The history of the Swiss National Park, from its creation in the years before the Great War to the present, is told for the first time in Creating Wilderness. Unlike Yellowstone Park, which embodied close cooperation between state-supported conservation and public recreation, the Swiss park put in place an extraordinarily strong conservation program derived from a close alliance between the state and scientific research.
This deliberate reinterpretation of the American idea of the national park was innovative and radical, but its consequences were not limited to Switzerland. The Swiss park became the prime example of a "scientific national park," thereby influencing the course of national parks worldwide.
List of Abbreviations
Chapter 1. Global Parks: National Parks, Globalization, and Western Modernism
- The Myth of Yellowstone
- Nature as National Symbol
- The Value of "Unspoiled" Nature
- The Global Conservation Movement
- National Parks and Natural Monuments
- The Globalization of the National Park
Chapter 2. National Natures: The Swiss National Park and the Conservationist "Internationale"
- "A Beautiful Vision of the Future"
- Laying the Foundations
- The National Dimension
- "Reserve" or "National Park"
- National and Global Conservation
- Dynamics and Contingencies
Chapter 3. Local Landscapes: Political Spaces, Institutional Arrangements, and Subjective Attitudes
- Global, Local
- Local Culture and Economy
- Fears and Expectations
- Area Selection and Initial Leases
- Rounding Out and Expanding
- Dealing with Conflicts
- Institutionalization and Subjectivation
Chapter 4. Total Protection: Philosophy and Practice of "Freely Developing Nature"
- "Total Protection" and Intervening in Natural Processes
- Humans and Animals
- The Role of Park Wardens
- Managing Nature
- Introducing Animals
- Seeking a New Equilibrium
Chapter 5. Ecological "Field Laboratory": The Park as a Scientific Experiment
- A New Field within Ecology
- Organizing and Financing Research
- "A Scientific National Park": International Reception
- Changing Research Methods and Practices
- Asynchronous Rhythms: Long-Term Observation and University Research
- Growing Importance of the National Park as a Field Laboratory?
Chapter 6. Wilderness Limits: Natural Dynamics and Social Equilibrium
- A Faustian Bargain with Water Power
- Gambling with the National Park
- Calling All Nature Lovers
- And the Tourists Came
- "Recreational Instruction"
- Managing Wildlife
- Of Hunters and Deer
- Shooting in the National Park
Patrick Kupper is Senior Lecturer for environmental history and history of science and technology at ETH Zurich. He authored Atomenergie und gespaltene Gesellschaft: Die Geschichte des gescheiterten Projektes Kernkraftwerk Kaiseraugst (2003), co-authored Transforming the Future: ETH Zurich and the Construction of Modern Switzerland 1855 - 2005 (2010) and Geschichte des Nationalparks Hohe Tauern (2013), and co-edited the volume Civilizing Nature: National Parks in Global Historical Perspective (2012).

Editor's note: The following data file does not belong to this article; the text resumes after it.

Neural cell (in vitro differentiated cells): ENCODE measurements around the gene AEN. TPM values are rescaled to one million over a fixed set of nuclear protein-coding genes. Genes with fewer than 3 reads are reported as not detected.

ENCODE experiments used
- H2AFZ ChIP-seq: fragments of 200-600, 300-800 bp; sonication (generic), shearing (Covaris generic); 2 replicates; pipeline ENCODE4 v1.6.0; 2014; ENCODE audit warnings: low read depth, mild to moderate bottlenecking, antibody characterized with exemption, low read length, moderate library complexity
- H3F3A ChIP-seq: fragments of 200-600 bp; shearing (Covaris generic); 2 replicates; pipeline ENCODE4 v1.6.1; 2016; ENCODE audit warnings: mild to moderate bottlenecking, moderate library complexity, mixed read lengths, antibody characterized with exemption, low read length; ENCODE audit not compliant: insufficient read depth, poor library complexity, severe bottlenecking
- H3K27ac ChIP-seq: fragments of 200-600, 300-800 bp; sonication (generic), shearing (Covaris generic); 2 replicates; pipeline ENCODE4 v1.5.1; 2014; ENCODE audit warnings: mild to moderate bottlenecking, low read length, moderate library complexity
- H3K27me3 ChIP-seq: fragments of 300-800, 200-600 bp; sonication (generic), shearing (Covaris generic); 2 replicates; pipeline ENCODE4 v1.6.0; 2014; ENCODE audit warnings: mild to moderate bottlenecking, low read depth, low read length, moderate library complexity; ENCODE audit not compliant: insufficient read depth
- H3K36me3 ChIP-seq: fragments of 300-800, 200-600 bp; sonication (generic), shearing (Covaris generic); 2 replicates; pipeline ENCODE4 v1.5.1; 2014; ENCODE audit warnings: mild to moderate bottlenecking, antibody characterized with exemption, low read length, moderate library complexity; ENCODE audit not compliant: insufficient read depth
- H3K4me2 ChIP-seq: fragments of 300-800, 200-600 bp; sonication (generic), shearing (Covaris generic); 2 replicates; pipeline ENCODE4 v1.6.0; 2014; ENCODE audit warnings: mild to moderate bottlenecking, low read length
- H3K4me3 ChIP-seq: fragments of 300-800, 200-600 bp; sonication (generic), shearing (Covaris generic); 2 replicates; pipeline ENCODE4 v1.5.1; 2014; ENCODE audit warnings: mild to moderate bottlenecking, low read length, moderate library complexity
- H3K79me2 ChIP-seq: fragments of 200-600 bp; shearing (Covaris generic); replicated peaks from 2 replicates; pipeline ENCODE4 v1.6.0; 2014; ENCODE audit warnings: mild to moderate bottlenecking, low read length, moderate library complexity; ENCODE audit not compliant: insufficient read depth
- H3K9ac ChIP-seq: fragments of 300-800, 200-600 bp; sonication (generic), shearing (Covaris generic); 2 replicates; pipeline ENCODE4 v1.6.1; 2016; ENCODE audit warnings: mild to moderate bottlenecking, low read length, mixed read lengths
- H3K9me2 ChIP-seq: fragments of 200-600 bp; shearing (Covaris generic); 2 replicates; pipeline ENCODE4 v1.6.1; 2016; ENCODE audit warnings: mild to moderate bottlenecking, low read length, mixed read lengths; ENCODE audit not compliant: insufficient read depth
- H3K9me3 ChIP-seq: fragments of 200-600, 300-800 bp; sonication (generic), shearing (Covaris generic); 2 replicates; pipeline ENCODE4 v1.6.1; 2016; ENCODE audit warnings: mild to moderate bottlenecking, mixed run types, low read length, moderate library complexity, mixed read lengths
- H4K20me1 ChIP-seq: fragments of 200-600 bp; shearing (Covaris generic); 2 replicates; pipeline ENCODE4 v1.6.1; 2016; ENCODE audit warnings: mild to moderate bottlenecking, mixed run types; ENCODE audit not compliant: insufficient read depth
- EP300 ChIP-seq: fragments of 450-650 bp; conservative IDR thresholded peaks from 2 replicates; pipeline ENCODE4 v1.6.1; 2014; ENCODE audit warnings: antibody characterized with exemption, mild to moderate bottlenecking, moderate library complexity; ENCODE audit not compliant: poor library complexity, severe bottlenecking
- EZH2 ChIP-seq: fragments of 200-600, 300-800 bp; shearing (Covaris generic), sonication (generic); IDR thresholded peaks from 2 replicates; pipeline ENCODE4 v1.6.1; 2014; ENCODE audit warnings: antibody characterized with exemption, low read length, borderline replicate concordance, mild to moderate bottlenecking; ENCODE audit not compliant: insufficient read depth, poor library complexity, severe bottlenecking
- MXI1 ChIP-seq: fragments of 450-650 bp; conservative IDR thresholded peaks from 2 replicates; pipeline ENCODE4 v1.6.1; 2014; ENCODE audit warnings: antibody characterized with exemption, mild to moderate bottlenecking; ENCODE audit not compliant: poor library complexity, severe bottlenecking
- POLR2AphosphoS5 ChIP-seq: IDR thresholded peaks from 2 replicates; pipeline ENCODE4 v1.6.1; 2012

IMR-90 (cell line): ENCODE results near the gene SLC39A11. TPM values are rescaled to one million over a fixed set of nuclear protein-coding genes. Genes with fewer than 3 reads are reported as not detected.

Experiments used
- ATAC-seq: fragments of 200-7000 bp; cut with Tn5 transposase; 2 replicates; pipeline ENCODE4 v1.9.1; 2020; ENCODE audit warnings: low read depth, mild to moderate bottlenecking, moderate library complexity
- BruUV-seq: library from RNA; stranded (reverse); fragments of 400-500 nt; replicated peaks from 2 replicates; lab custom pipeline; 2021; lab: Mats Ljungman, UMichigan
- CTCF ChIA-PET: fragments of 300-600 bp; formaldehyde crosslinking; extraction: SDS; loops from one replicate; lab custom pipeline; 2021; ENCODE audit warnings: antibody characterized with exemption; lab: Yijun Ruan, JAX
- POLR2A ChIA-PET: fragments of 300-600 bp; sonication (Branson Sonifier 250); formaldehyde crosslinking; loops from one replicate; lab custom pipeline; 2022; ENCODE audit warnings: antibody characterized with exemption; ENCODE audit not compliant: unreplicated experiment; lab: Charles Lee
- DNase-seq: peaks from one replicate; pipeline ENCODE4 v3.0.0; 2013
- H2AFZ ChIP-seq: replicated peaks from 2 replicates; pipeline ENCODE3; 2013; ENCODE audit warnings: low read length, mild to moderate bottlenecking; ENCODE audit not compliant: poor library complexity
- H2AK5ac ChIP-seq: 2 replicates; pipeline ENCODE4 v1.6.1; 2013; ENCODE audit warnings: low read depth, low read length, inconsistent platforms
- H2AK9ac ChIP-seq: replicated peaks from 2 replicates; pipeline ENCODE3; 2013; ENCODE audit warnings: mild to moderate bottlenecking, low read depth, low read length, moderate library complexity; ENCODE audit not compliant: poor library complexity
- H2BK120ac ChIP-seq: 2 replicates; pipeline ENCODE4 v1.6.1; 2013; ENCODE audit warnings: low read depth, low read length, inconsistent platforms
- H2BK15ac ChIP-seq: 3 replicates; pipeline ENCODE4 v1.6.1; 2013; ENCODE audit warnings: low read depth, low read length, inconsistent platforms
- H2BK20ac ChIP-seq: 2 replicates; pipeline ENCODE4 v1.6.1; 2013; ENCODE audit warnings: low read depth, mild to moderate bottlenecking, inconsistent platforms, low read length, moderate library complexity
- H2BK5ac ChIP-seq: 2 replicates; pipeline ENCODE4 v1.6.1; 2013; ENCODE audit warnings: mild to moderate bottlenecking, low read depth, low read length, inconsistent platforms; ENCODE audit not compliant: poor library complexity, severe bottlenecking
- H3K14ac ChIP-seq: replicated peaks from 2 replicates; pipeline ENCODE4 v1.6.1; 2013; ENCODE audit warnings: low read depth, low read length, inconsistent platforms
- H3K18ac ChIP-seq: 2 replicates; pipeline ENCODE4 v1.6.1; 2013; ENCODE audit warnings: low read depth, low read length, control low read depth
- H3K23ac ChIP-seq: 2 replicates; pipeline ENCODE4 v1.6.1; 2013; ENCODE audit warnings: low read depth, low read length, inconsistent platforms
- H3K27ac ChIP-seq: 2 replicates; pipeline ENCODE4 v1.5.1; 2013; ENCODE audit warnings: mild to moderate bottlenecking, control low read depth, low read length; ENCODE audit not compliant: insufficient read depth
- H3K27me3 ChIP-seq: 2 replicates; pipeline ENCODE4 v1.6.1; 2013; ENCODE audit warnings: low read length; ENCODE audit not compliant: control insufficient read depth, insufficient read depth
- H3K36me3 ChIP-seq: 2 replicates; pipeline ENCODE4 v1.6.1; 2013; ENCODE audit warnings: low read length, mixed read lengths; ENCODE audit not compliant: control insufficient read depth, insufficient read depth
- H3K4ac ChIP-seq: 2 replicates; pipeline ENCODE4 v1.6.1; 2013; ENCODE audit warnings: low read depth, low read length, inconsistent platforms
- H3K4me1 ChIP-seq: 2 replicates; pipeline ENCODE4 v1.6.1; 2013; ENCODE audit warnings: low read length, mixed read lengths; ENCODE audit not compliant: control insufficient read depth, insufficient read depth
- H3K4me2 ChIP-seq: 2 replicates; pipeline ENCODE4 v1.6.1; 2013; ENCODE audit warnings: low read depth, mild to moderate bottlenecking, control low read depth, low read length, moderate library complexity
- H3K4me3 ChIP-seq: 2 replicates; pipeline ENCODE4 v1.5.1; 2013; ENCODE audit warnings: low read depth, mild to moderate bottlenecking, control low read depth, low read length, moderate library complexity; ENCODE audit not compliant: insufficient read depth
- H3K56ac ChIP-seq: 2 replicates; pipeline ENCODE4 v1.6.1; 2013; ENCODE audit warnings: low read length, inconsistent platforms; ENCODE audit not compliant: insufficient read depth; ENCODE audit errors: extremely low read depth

"Well tied into the literature of national park studies worldwide, this exquisite book [...] chronicles the unique Swiss experience in creating and managing a national park in which wilderness was nonexistent [...] Highly recommended."
"Kupper effectively links the specific case of Switzerland with globalization and Westernization, international conservation paradigms, the social construction of wilderness, and an evolving understanding of ecosystem dynamics and the science of conservation."
– Mountain Research and Development
"Readers interested in early twentieth-century Swiss conservation (especially its international connections), the bureaucracy of setting up a new national park (particularly one based on a new, science-focused national park idea), and theoretical ideas about the constructed nature of national parks and wilderness will find reward in this work."
– The Public Historian
"Creating Wilderness is a detailed and thought-provoking historical analysis of the origins and development of the Swiss National Park."
– Mountain Research and Development
"National parks have long been a favoured subject for environmental histories, as microcosms where the interaction of nature, science, politics and leisure can be observed. By linking the Swiss National Park with developments elsewhere in the world, Kupper has delivered an important contribution to this literature [...] Kupper has provided a comprehensive account of the development of the Swiss National Park as well as a fascinating reinterpretation of the national park as a transnational phenomenon in the twentieth century."
– German History
"This is environmental history of the first order, ranging widely across geographical scales and historical periods to trace the changing discourses and manifestations of the national park model. Kupper convincingly proves that the Swiss national parks, while inspired by the global movement sparked by the creation of the American national parks in the late 19th century, quickly established themselves as a countermodel to the American national parks, and how the Swiss model reflected specifically European concerns."
– Andrew Denning, Western Washington University
"Patrick Kupper's book is an important contribution to the history of national parks [...] [by putting] the creation of a Swiss national park into an explicitly transnational context. He understands the Swiss national park not as a mere copy of an American model but in a more nuanced way that blends different international examples with the Swiss historical context [...] Kupper's work is squarely in the tradition of Benedict Anderson's Imagined Communities [...] Indeed, he nicely debunks the idea that the US invented the national park idea. One might say that Kupper does for national parks what Anderson did for nationalism itself."
– Andrew Isenberg, Temple University